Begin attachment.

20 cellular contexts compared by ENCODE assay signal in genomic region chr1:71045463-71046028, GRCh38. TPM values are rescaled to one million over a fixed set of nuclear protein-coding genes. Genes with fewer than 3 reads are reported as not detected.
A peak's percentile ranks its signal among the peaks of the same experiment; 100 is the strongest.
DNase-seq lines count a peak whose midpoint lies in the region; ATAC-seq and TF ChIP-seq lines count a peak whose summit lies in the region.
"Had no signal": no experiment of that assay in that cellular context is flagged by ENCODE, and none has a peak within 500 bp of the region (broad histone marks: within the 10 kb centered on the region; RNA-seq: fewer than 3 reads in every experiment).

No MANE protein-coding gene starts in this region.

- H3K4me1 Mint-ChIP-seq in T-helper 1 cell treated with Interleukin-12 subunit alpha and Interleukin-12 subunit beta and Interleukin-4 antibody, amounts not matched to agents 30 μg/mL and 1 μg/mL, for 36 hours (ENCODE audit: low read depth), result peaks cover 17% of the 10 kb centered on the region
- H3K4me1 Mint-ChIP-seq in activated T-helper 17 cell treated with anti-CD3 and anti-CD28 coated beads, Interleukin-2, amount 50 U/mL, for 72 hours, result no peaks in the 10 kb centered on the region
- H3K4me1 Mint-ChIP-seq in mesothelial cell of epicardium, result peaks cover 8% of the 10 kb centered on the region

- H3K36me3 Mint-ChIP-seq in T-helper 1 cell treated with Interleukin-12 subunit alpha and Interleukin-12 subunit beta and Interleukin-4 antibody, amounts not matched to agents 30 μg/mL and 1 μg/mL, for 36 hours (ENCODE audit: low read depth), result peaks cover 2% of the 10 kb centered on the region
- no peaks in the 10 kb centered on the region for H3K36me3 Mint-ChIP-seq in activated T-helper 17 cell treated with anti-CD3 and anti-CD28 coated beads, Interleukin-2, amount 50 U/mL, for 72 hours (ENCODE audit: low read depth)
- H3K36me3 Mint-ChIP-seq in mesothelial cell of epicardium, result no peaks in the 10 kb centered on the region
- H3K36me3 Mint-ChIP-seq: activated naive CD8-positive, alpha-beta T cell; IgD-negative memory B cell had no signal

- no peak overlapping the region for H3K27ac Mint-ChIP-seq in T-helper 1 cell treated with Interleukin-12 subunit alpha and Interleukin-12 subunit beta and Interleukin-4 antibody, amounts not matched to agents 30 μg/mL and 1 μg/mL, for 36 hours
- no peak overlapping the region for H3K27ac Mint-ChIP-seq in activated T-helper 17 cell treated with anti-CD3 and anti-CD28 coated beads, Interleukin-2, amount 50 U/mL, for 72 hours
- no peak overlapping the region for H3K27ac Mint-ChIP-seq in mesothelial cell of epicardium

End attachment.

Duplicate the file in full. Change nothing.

20 cellular contexts compared by ENCODE assay signal in genomic region chr1:71045463-71046028, GRCh38. TPM values are rescaled to one million over a fixed set of nuclear protein-coding genes. Genes with fewer than 3 reads are reported as not detected.
A peak's percentile ranks its signal among the peaks of the same experiment; 100 is the strongest.
DNase-seq lines count a peak whose midpoint lies in the region; ATAC-seq and TF ChIP-seq lines count a peak whose summit lies in the region.
"Had no signal": no experiment of that assay in that cellular context is flagged by ENCODE, and none has a peak within 500 bp of the region (broad histone marks: within the 10 kb centered on the region; RNA-seq: fewer than 3 reads in every experiment).

No MANE protein-coding gene starts in this region.

- H3K4me1 Mint-ChIP-seq in T-helper 1 cell treated with Interleukin-12 subunit alpha and Interleukin-12 subunit beta and Interleukin-4 antibody, amounts not matched to agents 30 μg/mL and 1 μg/mL, for 36 hours (ENCODE audit: low read depth), result peaks cover 17% of the 10 kb centered on the region
- H3K4me1 Mint-ChIP-seq in activated T-helper 17 cell treated with anti-CD3 and anti-CD28 coated beads, Interleukin-2, amount 50 U/mL, for 72 hours, result no peaks in the 10 kb centered on the region
- H3K4me1 Mint-ChIP-seq in mesothelial cell of epicardium, result peaks cover 8% of the 10 kb centered on the region

- H3K36me3 Mint-ChIP-seq in T-helper 1 cell treated with Interleukin-12 subunit alpha and Interleukin-12 subunit beta and Interleukin-4 antibody, amounts not matched to agents 30 μg/mL and 1 μg/mL, for 36 hours (ENCODE audit: low read depth), result peaks cover 2% of the 10 kb centered on the region
- no peaks in the 10 kb centered on the region for H3K36me3 Mint-ChIP-seq in activated T-helper 17 cell treated with anti-CD3 and anti-CD28 coated beads, Interleukin-2, amount 50 U/mL, for 72 hours (ENCODE audit: low read depth)
- H3K36me3 Mint-ChIP-seq in mesothelial cell of epicardium, result no peaks in the 10 kb centered on the region
- H3K36me3 Mint-ChIP-seq: activated naive CD8-positive, alpha-beta T cell; IgD-negative memory B cell had no signal

- no peak overlapping the region for H3K27ac Mint-ChIP-seq in T-helper 1 cell treated with Interleukin-12 subunit alpha and Interleukin-12 subunit beta and Interleukin-4 antibody, amounts not matched to agents 30 μg/mL and 1 μg/mL, for 36 hours
- no peak overlapping the region for H3K27ac Mint-ChIP-seq in activated T-helper 17 cell treated with anti-CD3 and anti-CD28 coated beads, Interleukin-2, amount 50 U/mL, for 72 hours
- no peak overlapping the region for H3K27ac Mint-ChIP-seq in mesothelial cell of epicardium